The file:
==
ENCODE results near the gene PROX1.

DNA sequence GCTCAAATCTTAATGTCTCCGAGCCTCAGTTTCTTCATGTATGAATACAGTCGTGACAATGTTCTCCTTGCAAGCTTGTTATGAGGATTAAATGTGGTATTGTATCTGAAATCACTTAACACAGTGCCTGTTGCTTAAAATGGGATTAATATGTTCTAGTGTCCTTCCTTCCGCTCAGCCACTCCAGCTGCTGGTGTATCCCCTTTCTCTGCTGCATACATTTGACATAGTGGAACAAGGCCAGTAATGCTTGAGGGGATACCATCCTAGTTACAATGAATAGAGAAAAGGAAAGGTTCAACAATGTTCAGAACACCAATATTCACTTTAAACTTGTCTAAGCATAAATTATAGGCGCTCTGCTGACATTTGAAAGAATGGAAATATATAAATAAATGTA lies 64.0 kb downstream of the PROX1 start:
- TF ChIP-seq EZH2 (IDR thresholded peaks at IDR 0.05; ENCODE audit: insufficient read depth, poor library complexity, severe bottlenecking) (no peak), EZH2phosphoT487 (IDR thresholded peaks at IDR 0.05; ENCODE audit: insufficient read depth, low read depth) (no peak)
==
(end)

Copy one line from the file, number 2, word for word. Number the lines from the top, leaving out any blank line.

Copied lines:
DNA sequence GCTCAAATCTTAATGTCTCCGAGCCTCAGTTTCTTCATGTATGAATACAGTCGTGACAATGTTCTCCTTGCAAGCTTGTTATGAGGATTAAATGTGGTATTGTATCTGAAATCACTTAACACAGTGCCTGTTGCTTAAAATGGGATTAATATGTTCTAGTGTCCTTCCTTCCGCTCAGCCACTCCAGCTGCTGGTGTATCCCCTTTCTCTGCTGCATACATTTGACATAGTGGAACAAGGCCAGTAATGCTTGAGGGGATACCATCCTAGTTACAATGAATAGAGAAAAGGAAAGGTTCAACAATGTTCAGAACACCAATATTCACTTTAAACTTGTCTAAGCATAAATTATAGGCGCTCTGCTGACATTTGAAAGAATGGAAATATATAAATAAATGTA lies 64.0 kb downstream of the PROX1 start: